The Good Ole’ Summertime!

Pearl Harris

I was just reminiscing about how we spent our summer after we got out of school. We had chores to do even when we were small, but we did not seem to mind doing them – I guess we knew the consequences if we didn’t. But I remember the long hot days – lazy days of summer. We had dirt in our yard, but I don’t remember getting all dirty – except our feet. We would get water and make mud and put our toes in it and make frog houses. If you could put that mud on your toes and about half way up your foot and then slide it out you had a  good “toad frog” house. I don’t know why we called them that – I never saw a frog in them. Then have you ever found a “doodle bug” hole and got a stick and put it down in there and said “doodle bug, doodle bug, come up” and that bug would come up out of that hole. We thought we had performed “magic”. I guess the doodle bug knew to come up or we would smash him. Oh, the mud pies we made – actually, they looked so good we would almost ate them. We would put leaves and china berries or whatever kind of berry we could find and put them in the sun to harden. I’ve heard of kids eating dirt, but I don’t remember trying them.

My brother made little wooden cars and trucks that would roll on wheels and we would make roads and even make fences around a pasteboard box, which served as a farmhouse. On, we had a wonderful imagination. Our house was up off the ground and it was high enough to play under it. I remember it being cool under there. I guess that is why they stored “Irish Potatoes” under the house. We would blow the dirt off them and eat them raw – pretty good. We had “china-berry trees” in our yard. They were easy to climb up into and with the leaves blowing it was like a fan in the tree house. They had berries on them and the boys and my dad would make “pop guns’ out of some sort of cane and you could slide one cane down the other and shoot those berries out. They would sting when they hit you.

Our house had a big long open hall, so after lunch we would get our old quilt and make us a “pallet” on the floor and rest or take a nap. The days seemed longer then – I guess because we got out of bed earlier. If we could find a big pasteboard box we would make us a car. We would get a stick and use for the steering wheel and put a “syrup bucket” lid on it. Maybe we would make a convertible – used “tow sacks” for the top. On, we had an imagination back then. But I suppose that is the mother of a lot of our inventions today.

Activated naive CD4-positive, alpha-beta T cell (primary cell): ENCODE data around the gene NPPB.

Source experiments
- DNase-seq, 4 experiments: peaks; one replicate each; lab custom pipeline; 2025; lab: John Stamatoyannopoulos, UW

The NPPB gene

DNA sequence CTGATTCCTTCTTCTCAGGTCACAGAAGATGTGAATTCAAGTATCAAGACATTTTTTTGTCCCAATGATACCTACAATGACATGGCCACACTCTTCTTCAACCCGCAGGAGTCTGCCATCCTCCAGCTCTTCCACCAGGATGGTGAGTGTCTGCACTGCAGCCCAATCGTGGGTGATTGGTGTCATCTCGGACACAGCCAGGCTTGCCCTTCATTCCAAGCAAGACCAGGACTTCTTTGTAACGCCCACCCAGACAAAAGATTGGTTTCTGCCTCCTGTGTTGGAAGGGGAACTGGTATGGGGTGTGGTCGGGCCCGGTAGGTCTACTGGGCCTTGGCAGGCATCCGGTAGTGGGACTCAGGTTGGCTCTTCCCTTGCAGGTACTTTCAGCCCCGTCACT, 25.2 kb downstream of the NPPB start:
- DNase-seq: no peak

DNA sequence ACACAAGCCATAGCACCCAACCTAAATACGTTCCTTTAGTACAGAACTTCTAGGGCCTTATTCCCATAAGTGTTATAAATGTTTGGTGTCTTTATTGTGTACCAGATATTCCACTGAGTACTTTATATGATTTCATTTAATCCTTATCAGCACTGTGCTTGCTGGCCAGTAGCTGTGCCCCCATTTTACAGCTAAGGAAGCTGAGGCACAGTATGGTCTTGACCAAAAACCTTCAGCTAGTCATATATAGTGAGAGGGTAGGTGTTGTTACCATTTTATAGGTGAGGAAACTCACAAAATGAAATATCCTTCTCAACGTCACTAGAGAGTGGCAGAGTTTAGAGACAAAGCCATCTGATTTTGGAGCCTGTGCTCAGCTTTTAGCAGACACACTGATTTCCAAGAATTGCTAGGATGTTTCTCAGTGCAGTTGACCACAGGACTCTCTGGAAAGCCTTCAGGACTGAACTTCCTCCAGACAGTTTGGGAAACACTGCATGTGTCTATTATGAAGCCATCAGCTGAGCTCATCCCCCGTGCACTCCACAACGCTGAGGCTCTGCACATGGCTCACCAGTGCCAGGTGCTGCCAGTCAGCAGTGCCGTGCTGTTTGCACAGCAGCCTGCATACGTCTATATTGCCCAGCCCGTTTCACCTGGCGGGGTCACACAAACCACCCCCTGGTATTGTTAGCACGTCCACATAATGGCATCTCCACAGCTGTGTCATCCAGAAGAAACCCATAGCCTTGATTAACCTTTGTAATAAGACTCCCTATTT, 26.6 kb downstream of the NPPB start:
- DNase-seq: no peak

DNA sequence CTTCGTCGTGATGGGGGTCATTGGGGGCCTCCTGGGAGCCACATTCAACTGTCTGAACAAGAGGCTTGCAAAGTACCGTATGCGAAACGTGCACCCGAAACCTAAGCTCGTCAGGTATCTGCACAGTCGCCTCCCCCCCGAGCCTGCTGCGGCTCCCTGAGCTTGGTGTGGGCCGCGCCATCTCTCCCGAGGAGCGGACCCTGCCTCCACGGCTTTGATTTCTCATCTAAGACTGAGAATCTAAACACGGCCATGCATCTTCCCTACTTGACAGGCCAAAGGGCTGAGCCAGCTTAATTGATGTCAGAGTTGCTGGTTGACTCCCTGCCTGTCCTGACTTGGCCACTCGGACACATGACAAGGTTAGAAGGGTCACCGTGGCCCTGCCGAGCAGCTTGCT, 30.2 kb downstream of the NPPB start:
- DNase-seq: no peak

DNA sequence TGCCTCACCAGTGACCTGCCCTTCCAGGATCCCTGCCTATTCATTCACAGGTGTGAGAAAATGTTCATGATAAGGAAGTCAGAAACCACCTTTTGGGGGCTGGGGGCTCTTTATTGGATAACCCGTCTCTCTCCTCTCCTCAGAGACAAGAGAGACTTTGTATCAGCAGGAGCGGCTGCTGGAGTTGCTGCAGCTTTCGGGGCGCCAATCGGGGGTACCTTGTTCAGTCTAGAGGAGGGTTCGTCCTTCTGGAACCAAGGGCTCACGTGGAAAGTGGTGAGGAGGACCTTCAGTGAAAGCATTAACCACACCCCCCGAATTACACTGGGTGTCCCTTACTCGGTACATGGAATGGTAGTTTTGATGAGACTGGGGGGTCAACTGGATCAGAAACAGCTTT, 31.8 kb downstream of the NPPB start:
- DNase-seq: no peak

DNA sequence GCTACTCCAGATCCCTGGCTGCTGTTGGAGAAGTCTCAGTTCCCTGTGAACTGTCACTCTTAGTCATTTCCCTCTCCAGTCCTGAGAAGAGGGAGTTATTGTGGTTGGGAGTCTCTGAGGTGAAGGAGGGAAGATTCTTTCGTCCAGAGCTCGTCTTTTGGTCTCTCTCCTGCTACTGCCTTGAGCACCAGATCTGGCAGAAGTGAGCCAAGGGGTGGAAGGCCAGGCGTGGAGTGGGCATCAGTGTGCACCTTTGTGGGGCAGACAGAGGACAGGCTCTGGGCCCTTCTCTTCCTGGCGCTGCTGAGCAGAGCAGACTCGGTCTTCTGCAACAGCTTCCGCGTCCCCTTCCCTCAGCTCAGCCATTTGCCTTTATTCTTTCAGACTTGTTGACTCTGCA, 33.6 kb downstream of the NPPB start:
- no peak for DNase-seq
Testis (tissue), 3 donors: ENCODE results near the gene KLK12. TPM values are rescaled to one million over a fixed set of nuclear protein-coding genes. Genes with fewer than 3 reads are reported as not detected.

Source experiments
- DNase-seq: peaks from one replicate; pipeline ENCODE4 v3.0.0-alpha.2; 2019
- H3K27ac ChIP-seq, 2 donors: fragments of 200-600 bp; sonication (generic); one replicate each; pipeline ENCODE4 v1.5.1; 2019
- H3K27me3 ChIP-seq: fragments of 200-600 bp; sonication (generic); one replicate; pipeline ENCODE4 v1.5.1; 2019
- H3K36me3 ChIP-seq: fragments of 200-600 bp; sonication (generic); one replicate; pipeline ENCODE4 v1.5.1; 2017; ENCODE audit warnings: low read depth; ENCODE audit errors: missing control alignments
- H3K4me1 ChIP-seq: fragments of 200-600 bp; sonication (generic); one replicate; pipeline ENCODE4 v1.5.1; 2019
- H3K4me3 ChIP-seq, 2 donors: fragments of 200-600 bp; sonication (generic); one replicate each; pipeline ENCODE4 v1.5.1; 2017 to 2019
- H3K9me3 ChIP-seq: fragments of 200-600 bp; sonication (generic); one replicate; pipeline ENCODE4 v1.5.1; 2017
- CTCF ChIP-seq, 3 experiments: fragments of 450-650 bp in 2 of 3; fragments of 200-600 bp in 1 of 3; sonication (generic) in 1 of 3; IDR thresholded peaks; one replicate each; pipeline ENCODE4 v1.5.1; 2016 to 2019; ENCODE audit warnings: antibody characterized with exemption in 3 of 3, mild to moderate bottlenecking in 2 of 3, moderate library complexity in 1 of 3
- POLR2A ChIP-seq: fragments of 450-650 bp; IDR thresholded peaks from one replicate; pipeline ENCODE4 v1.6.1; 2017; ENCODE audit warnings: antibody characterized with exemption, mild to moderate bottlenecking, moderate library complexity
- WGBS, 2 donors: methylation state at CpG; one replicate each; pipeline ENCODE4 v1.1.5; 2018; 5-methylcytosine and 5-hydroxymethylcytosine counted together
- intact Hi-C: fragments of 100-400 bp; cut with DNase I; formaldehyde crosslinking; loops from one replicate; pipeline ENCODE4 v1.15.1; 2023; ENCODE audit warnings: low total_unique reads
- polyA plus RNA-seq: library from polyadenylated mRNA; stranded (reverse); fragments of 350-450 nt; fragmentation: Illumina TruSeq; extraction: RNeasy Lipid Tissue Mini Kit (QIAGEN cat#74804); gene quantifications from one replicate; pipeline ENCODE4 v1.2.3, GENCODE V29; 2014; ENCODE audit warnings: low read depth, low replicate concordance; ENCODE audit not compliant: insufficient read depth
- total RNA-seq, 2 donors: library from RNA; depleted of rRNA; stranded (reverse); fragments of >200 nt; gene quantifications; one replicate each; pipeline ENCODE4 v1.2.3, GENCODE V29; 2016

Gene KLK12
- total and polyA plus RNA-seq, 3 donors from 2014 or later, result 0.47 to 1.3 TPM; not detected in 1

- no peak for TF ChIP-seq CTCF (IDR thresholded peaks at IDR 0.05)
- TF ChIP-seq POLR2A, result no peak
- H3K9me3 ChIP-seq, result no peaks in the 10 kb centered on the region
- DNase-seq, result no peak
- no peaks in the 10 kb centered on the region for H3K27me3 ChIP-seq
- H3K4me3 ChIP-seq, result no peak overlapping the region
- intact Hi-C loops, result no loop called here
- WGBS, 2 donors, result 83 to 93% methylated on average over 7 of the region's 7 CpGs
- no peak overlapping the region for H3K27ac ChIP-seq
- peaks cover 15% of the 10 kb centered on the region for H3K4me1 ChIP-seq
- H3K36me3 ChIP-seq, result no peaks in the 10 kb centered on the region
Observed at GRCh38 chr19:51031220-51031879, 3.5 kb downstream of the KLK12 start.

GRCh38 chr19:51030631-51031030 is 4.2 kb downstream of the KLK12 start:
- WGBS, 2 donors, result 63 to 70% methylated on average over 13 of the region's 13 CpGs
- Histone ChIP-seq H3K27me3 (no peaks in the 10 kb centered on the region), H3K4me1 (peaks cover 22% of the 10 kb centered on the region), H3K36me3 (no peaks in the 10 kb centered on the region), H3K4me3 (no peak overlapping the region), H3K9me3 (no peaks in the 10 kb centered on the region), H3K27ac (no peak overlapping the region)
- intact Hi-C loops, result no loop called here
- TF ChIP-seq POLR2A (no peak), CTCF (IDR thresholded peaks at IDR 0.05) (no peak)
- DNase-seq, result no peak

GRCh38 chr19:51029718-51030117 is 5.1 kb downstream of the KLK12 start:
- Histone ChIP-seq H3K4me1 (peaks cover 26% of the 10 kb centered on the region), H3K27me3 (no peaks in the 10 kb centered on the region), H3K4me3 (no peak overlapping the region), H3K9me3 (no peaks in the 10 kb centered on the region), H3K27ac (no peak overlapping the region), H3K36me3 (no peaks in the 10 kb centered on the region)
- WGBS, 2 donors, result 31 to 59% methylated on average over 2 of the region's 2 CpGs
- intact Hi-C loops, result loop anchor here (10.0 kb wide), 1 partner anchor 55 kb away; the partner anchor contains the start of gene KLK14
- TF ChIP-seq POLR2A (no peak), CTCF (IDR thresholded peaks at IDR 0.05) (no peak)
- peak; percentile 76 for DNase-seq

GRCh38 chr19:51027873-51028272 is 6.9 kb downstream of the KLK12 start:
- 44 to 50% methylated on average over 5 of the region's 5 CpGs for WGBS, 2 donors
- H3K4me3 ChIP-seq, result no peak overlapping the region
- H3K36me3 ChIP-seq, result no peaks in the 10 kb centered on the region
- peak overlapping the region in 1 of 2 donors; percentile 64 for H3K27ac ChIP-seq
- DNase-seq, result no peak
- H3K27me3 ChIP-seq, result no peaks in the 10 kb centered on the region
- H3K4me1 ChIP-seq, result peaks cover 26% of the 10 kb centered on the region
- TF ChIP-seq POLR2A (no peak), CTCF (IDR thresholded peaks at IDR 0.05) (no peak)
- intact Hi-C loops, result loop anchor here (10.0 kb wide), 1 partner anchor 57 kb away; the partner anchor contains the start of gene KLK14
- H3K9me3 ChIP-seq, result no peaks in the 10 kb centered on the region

At times during the day we would lie on the cool grass and look up at the clouds in the sky. We could always find shapes of animals or people as they formed. I still do that today when I’m riding along – if someone else is driving. It seems as if rabbits and old Santa are always there. At night it was so hot in the house we always sat on the porch until the house cooled off enough to go to bed. My mom would stuff a syrup bucket with old rags and set it on fire to smoke off the mosquitoes. You could see all the stars and moon because there were no streetlights. We saw lots o “shooting stars” then. I still miss that, but I do go out and look at a full moon at times.

I don’t see children out playing in yards anymore. I guess they are inside watching TV or playing video games. They also have parks, swimming pools, camps, movies and a lot of other things to do. But I am thankful for all of these new “things” the children have, but I am thankful that I grew up when life was simple and we really appreciate all the good things we have today to keep children busy. Times have changed, but one thing remains the same – the same God who loved us and blessed us back then is the same loving God who  blesses us every day of our lives, and we are so grateful for that.


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